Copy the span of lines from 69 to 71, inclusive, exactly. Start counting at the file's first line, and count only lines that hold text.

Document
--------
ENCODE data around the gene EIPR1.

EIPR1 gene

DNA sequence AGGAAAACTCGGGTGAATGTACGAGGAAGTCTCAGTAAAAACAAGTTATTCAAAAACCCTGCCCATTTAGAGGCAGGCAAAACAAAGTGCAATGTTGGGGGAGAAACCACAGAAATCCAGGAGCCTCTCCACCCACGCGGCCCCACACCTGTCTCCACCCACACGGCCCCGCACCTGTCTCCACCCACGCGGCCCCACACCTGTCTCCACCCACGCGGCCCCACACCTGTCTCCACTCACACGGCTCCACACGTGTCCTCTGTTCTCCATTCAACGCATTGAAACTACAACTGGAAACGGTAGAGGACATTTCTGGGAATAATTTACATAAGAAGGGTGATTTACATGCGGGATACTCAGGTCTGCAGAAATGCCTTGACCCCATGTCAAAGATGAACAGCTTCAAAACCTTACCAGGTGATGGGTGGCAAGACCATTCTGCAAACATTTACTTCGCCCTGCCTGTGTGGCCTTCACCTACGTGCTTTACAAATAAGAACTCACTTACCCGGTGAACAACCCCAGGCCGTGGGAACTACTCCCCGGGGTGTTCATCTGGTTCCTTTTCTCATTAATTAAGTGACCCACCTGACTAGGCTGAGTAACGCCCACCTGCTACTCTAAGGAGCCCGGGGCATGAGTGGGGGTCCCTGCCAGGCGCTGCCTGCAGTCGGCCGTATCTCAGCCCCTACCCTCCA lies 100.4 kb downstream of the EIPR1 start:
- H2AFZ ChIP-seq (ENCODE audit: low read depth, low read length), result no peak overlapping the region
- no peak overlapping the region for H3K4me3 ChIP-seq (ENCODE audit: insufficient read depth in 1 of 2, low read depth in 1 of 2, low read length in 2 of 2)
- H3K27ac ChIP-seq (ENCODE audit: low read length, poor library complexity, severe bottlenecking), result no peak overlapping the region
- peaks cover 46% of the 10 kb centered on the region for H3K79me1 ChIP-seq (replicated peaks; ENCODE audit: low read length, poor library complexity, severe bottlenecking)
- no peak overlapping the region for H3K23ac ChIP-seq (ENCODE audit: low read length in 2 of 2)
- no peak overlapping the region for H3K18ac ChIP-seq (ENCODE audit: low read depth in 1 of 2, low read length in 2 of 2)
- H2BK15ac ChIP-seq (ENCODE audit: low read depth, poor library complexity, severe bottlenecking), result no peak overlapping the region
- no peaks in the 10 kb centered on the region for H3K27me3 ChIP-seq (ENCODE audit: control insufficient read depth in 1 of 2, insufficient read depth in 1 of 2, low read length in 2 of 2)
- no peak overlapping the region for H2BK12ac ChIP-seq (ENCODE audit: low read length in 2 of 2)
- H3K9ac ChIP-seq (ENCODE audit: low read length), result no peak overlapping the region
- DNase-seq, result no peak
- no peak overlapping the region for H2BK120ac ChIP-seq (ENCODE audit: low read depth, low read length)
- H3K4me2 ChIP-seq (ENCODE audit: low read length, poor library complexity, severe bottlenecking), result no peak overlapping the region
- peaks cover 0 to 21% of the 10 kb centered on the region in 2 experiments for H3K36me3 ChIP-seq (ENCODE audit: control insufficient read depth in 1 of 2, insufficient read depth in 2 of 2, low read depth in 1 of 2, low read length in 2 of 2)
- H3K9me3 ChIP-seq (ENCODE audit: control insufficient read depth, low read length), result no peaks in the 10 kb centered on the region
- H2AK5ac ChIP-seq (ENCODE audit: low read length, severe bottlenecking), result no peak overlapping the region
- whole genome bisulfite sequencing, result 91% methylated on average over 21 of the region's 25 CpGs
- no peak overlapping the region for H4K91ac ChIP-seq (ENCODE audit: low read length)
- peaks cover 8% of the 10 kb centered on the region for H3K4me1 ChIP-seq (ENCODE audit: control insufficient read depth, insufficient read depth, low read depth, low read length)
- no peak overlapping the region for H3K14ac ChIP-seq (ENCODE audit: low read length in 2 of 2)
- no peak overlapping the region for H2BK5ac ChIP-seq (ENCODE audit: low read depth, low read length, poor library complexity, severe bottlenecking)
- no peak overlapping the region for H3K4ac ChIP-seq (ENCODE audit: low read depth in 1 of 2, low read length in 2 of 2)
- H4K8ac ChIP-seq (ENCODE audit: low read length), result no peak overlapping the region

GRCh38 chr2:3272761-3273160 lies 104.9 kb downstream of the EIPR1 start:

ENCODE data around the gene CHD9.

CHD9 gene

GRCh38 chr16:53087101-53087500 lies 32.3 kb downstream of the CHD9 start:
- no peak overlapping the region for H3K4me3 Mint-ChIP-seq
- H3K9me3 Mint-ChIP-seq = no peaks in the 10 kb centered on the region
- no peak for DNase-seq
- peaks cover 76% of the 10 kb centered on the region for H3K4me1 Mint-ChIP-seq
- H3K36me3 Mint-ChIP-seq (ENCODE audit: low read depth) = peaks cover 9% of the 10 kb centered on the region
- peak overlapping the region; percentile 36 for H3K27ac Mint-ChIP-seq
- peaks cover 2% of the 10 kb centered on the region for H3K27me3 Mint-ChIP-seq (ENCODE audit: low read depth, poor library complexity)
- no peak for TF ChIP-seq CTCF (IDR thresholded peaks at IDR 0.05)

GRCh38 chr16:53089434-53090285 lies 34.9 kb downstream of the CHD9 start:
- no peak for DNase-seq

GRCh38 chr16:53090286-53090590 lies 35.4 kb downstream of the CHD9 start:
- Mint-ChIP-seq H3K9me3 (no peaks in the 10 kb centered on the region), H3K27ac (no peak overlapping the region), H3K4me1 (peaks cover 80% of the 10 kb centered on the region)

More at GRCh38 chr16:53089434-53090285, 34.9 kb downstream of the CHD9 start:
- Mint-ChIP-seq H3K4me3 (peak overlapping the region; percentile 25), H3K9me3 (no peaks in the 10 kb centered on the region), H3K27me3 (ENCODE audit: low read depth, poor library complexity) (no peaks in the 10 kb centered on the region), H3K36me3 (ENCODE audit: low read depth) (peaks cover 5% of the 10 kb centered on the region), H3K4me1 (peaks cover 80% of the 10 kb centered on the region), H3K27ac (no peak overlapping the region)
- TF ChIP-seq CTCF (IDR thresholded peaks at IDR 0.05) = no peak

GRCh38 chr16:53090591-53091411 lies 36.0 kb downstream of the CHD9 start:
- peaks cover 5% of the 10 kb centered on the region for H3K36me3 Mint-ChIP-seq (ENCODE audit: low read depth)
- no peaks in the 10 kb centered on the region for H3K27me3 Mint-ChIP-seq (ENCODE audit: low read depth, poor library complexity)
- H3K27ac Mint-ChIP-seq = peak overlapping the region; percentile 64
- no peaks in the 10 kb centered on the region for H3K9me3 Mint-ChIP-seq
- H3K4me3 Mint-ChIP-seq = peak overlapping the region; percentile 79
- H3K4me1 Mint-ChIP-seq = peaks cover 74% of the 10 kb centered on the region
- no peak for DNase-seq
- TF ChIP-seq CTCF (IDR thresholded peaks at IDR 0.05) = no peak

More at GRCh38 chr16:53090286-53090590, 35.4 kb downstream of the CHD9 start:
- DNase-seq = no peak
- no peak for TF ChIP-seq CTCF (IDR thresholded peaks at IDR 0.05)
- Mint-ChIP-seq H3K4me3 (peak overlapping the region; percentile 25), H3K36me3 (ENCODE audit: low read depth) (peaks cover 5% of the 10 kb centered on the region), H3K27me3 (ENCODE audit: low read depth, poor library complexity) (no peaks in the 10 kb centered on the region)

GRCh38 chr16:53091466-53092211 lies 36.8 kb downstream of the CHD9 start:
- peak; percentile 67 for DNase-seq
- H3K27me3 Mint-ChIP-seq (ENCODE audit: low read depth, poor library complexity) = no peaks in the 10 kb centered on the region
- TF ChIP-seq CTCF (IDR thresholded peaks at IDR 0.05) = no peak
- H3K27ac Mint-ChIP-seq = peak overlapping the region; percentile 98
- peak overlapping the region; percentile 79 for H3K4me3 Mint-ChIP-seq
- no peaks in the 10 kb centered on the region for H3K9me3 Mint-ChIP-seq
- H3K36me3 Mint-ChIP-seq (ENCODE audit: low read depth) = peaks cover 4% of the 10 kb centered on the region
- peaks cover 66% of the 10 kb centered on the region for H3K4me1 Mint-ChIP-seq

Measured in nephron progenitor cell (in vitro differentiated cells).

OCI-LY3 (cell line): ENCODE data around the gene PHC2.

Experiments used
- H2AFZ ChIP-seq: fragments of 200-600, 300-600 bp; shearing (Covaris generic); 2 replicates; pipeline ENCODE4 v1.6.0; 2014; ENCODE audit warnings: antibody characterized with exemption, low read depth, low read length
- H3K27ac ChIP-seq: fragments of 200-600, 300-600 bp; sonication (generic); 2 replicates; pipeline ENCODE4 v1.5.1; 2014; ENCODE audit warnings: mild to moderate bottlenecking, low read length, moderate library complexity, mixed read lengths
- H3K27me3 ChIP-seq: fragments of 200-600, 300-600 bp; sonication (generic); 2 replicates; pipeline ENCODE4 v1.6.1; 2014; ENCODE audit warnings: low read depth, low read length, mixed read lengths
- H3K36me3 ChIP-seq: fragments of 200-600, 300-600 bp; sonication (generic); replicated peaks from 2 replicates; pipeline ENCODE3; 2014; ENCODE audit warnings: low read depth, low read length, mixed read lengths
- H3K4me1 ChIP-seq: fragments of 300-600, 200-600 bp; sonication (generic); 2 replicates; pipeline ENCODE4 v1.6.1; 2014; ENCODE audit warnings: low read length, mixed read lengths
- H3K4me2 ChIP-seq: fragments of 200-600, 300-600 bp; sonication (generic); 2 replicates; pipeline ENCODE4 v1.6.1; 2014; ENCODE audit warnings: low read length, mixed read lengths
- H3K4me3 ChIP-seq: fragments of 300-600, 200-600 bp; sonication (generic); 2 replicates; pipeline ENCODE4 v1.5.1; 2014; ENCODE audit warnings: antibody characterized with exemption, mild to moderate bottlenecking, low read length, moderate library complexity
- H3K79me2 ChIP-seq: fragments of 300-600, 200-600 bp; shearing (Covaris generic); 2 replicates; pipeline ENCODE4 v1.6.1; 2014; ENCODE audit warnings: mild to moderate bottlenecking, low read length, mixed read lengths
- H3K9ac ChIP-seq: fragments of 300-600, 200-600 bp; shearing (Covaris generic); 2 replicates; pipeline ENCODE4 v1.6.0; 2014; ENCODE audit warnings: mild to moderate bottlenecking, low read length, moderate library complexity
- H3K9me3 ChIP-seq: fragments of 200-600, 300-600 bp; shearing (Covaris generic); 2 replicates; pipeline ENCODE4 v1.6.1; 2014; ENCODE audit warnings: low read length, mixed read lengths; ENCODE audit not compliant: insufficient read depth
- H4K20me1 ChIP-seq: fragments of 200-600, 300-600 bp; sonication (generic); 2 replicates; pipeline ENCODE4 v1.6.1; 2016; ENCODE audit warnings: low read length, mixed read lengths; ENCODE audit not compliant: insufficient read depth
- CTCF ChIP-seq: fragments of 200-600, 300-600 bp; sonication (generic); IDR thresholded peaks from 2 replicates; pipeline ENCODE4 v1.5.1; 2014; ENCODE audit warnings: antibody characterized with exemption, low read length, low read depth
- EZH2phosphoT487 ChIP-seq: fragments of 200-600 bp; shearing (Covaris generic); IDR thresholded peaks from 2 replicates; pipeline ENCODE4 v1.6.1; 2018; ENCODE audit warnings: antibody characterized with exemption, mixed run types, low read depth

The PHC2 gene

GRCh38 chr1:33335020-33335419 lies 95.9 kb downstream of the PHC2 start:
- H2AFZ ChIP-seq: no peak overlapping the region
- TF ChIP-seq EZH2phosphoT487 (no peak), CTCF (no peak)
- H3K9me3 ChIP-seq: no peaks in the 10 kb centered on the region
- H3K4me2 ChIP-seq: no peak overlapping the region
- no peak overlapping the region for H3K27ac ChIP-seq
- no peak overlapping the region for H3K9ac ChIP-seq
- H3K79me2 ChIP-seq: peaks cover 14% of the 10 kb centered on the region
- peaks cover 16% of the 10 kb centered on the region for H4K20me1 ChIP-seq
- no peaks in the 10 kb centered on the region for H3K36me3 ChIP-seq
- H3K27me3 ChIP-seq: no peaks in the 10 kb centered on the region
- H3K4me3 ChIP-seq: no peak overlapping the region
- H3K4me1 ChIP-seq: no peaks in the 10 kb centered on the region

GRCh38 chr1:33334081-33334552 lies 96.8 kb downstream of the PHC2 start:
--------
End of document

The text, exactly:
OCI-LY3 (cell line): ENCODE data around the gene PHC2.

Experiments used
- H2AFZ ChIP-seq: fragments of 200-600, 300-600 bp; shearing (Covaris generic); 2 replicates; pipeline ENCODE4 v1.6.0; 2014; ENCODE audit warnings: antibody characterized with exemption, low read depth, low read length